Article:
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I have the energy dispersive X-ray spectroscopy results from a sample of salt that I produced by collecting and processing ocean water by filtering, boiling, evaporating, and additional steps to try to reduce calcium and magnesium content in the final salt crystals:

Atomic %
25.70 C carbon
20.68 O oxygen
20.30 Na sodium
2.71 Mg magnesium
14.25 Al aluminum
1.13 S sulfur
14.46 Cl chlorine
0.77 Ca calcium

I know that I can discount the aluminum content because the mount within the scanning electron microscope is made of aluminum and that's most likely what is being detected, as well as some of the carbon content because the carbon tape holding the salt sample to the mount is contributing to that detected amount.

If there were only one compound present, then I imagine the ratios in the atomic percentages / elemental composition would give us a pretty strong hint at what that compound would be, but evaporating ocean water leaves multiple compounds such as calcium carbonate $\ce{CaCO3}$, calcium sulfate aka gypsum $\ce{CaSO4}$, sodium chloride $\ce{NaCl}$, magnesium chloride $\ce{MgCl2}$, and potassium chloride $\ce{KCl}$ (https://manoa.hawaii.edu/exploringourfluidearth/chemical/chemistry-and-seawater/salty-sea/weird-science-types-salts-seawater).

Can I know with confidence that these same compounds make up my produced salt? Can I know with confidence that the salt doesn't contain other combinations of the ions present in ocean water, such as sodium carbonate $\ce{Na2CO3}$ or calcium chloride $\ce{CaCl2}$ or magnesium hydroxide $\ce{Mg(OH)2}$?

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  • $\begingroup$ Rather than speculating about the carbon and aluminum, you could do a control run with distilled water and subtract. $\endgroup$
    – user6999
    Aug 9 at 13:36
  • $\begingroup$ @BenCrowell Distilled water in scanning electron microscopy? This is not possible. $\endgroup$
    – M. Farooq
    Aug 9 at 14:05
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    $\begingroup$ @M.Farooq I suspect Ben means process distilled water in exactly the same way the seawater was processed (i.e. evaporate it all off), and analyse it. That may be tricky if the processing resulted in a decent amount of mixed salt powder, but starting with a solution of (a known concentration comparable to the seawater) of pure NaCl in distilled water would also provide a control sample - as you would know, now I've seen your answer $\endgroup$
    – Chris H
    Aug 9 at 15:06
  • $\begingroup$ What were the additional steps to try to reduce calcium and magnesium content? How could they affect other ions? $\endgroup$
    – Chris H
    Aug 9 at 15:10
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    $\begingroup$ @KevinSu, In this way you did not reduce calcium or magnesium content. You just removed insoluble stuff from sea water. $\endgroup$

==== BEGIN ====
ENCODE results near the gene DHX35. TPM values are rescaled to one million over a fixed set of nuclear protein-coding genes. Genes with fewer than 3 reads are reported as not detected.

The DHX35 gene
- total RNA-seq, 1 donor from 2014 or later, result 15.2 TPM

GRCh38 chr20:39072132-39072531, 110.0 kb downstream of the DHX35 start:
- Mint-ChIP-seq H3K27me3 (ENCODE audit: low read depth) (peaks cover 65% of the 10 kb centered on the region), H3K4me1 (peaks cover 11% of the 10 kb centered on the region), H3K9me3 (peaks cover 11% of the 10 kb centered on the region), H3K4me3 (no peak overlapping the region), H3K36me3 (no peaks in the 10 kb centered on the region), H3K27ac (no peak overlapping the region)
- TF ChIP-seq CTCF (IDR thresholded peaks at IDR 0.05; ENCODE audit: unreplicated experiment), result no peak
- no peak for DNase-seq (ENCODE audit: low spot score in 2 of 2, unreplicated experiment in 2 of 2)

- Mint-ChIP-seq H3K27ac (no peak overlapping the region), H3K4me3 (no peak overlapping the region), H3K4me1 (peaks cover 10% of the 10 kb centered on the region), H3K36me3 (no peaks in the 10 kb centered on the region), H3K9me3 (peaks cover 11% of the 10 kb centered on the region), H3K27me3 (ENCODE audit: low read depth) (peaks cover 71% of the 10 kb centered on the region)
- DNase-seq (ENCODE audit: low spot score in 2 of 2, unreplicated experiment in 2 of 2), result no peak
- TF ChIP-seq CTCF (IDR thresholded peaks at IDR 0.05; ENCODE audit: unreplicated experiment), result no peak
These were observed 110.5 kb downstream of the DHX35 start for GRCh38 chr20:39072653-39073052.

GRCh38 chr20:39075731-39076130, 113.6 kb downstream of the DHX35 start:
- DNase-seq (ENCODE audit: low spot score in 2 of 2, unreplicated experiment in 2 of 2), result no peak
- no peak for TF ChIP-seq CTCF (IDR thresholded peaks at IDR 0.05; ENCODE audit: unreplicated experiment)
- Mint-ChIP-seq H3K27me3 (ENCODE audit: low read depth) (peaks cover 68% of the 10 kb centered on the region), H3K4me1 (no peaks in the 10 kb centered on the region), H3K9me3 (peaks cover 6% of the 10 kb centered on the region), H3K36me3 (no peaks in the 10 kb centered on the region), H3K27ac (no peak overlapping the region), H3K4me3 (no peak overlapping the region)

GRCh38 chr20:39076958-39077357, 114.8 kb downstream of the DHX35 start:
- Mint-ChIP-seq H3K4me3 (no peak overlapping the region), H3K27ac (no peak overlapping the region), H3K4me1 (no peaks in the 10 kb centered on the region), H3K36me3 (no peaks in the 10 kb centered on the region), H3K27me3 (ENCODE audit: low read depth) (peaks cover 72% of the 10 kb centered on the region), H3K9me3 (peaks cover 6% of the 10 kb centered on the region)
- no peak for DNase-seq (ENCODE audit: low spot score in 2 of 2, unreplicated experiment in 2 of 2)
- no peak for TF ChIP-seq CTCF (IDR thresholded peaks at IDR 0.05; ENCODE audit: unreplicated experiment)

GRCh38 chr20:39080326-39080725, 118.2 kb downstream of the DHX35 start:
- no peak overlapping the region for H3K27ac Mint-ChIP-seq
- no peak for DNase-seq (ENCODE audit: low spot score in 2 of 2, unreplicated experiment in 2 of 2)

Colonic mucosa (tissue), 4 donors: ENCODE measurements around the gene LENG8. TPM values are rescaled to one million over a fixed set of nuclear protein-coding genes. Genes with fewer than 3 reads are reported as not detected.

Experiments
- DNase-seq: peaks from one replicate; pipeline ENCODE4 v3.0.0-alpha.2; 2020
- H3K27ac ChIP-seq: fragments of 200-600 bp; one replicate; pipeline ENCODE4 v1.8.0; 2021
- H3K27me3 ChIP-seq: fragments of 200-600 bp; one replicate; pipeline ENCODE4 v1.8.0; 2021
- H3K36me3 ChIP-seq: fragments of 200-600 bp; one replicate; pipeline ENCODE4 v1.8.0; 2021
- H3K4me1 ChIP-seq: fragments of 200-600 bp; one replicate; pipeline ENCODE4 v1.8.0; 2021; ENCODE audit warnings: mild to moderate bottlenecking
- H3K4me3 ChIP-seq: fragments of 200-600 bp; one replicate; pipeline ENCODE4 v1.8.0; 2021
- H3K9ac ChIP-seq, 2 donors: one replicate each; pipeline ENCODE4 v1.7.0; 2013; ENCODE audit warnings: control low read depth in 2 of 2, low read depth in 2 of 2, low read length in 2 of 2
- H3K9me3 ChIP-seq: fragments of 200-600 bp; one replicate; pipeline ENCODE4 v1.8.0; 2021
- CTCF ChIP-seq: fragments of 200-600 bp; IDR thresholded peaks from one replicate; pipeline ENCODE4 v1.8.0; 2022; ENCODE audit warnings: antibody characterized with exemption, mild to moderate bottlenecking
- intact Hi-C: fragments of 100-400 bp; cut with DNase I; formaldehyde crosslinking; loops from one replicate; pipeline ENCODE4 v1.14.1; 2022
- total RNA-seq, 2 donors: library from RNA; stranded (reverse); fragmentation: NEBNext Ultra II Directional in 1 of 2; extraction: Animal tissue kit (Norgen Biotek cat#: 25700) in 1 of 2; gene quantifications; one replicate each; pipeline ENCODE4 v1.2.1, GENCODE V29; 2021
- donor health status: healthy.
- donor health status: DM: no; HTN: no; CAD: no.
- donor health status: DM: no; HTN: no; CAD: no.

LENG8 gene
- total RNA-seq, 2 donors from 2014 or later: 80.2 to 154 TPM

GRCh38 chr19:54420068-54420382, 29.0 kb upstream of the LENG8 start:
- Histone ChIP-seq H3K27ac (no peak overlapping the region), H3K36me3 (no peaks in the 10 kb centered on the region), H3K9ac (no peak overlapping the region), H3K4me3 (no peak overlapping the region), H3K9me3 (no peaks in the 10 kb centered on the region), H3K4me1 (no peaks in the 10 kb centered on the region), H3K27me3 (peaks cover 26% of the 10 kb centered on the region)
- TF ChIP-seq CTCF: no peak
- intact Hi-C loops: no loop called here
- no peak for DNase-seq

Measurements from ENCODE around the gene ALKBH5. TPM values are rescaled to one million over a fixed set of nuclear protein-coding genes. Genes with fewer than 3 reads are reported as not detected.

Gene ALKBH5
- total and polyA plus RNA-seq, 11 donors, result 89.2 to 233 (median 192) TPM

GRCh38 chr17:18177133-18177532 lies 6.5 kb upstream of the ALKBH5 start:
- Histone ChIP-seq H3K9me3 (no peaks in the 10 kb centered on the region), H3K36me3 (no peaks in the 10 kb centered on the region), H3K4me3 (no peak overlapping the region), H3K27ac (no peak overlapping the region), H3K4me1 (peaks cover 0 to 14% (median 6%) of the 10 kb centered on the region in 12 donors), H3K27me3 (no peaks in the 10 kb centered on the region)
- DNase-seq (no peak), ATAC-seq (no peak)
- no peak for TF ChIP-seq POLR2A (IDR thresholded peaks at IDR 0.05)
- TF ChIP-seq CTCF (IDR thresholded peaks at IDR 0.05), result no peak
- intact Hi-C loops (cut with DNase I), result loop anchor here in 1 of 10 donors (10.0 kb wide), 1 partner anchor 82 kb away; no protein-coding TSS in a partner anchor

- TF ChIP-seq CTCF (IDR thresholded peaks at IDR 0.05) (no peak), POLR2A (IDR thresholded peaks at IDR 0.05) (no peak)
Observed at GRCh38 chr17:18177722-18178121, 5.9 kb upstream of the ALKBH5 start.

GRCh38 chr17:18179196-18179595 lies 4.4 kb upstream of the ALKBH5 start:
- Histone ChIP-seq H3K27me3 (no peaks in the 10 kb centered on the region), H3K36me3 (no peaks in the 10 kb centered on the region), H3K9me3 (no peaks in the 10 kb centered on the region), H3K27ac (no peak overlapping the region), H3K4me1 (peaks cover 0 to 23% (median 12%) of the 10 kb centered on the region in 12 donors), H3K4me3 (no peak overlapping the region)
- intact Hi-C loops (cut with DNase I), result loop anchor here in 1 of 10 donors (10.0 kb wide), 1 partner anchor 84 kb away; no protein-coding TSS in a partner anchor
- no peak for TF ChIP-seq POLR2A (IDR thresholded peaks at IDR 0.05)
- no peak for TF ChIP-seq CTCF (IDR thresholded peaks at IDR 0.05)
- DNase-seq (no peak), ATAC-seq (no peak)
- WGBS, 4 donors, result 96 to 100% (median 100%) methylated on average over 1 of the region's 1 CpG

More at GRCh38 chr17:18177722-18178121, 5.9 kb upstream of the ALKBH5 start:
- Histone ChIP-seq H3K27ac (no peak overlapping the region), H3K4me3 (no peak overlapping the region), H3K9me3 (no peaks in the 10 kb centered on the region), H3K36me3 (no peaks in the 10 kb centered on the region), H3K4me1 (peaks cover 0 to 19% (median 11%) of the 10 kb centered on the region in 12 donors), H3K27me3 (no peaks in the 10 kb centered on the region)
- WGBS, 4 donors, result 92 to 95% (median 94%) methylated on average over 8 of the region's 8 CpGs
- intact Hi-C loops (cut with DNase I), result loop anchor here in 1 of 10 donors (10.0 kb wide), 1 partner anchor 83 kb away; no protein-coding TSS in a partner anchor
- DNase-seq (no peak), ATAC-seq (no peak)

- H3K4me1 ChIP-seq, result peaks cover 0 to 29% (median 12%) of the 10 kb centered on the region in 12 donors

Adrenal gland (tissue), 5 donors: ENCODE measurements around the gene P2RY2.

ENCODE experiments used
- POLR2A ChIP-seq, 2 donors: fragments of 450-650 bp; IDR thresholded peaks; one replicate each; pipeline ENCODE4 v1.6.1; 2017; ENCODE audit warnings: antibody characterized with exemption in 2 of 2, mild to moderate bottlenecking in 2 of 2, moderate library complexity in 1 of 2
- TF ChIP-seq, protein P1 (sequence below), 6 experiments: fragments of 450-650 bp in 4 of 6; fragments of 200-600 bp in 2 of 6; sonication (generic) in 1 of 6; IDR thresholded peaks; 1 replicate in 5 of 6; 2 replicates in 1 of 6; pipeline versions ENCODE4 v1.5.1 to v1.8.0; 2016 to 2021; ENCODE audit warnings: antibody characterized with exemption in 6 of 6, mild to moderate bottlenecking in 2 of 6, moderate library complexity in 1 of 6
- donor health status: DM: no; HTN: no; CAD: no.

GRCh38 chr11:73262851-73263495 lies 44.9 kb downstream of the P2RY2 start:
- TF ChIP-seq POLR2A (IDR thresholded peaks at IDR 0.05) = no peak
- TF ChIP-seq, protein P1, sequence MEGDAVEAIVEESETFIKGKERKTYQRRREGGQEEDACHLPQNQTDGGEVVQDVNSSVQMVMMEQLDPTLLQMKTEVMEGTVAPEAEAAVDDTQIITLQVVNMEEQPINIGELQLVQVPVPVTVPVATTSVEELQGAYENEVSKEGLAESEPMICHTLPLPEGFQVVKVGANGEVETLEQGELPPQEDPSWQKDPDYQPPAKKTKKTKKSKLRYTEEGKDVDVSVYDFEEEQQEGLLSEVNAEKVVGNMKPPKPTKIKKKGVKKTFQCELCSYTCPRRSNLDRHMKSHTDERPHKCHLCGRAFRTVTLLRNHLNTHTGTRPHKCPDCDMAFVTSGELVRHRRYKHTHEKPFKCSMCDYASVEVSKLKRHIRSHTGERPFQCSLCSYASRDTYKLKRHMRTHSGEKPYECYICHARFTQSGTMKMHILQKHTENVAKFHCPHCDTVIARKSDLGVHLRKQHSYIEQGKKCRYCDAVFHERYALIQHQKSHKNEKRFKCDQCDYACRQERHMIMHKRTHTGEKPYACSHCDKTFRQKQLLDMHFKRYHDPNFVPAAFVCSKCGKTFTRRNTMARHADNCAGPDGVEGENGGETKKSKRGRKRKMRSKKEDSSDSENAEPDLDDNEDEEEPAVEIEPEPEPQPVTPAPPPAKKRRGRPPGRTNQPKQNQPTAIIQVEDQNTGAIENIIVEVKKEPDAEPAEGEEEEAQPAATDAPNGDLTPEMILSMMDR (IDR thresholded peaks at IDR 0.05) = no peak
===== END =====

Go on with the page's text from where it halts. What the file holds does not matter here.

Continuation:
– M. Farooq
    Aug 9 at 17:53
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The short and sad answer is "no"- you cannot determine the compounds and their formulae just from energy dispersive spectrometry. You have identified the problem correctly as you are not dealing with a single compound but plently of mixtures. There are other deeper issues with EDS. First you should remember that no analytical technique is absolute with two or three exceptions, i.e., the analytical signal is useless in the absence of standards. So you do not have standards data, i.e., signals from known materials.

The next problem is that it your choice that you include or remove a certain element. If you remove carbon, all the atomic % will change. If you remove Al, it will cause further changes in numbers. This adds a lot of uncertainity and of course errors. Is the carbon from the tape or from carbonate? See these types of uncertainities exist.

Third problem is that did you gold coat your sample or not? You must have removed gold peaks too. Insulators are not that great in SEM. Most of it is addressed here Is scanning electron microscopy/energy dispersive X-ray spectrometry (SEM/EDS) quantitative?.

Since seawater is a solution, you cannot say what compounds were originally dissolved in it. You can talk about what ions were present and then you must account for charge balance to guess what were the starting compounds. If you were actually given the task to determine what salts and compounds were actually present, you will need to do a lot of wet chemistry and elemental analysis. The good news is that you do not have to re-invent the wheel. A lot of people have reported and studied seawater composition.

Coming to your isolated and purified salt. I feel the charge balance does not make sense in your data. You need to have a similar number of Cl atoms as sodium. If possible, do a pure NaCl EDS and see what you get.

The proper analysis of this salt will require quantitative ion chromatography for anions. Also then you need elemental data from ICP-OES to see which metals are present and in what ratio (Li, Na, K, Ca, Mg etc.), only then you can estimate what compounds you have in your isolated salt.

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  • $\begingroup$ Why wouldn't the charge balance make sense? There's likely a whole lot of carbonate anions in there (perhaps added in the "additional steps to try to reduce calcium and magnesium content"). If all the oxygen came from carbonates, it would account for over 13% (as monovalent), which would be plenty to balance all the cations. Of course some of that oxygen is water, but there's still a lot of room there. $\endgroup$
    – TooTea
    Aug 9 at 14:56

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